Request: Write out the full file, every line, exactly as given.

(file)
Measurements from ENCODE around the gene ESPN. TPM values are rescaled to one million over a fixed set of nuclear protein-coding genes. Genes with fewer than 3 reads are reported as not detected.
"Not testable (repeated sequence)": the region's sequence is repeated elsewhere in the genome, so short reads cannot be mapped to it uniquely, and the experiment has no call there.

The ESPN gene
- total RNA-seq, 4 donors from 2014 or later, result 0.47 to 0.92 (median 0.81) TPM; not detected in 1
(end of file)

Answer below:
Measurements from ENCODE around the gene ESPN. TPM values are rescaled to one million over a fixed set of nuclear protein-coding genes. Genes with fewer than 3 reads are reported as not detected.
"Not testable (repeated sequence)": the region's sequence is repeated elsewhere in the genome, so short reads cannot be mapped to it uniquely, and the experiment has no call there.

The ESPN gene
- total RNA-seq, 4 donors from 2014 or later, result 0.47 to 0.92 (median 0.81) TPM; not detected in 1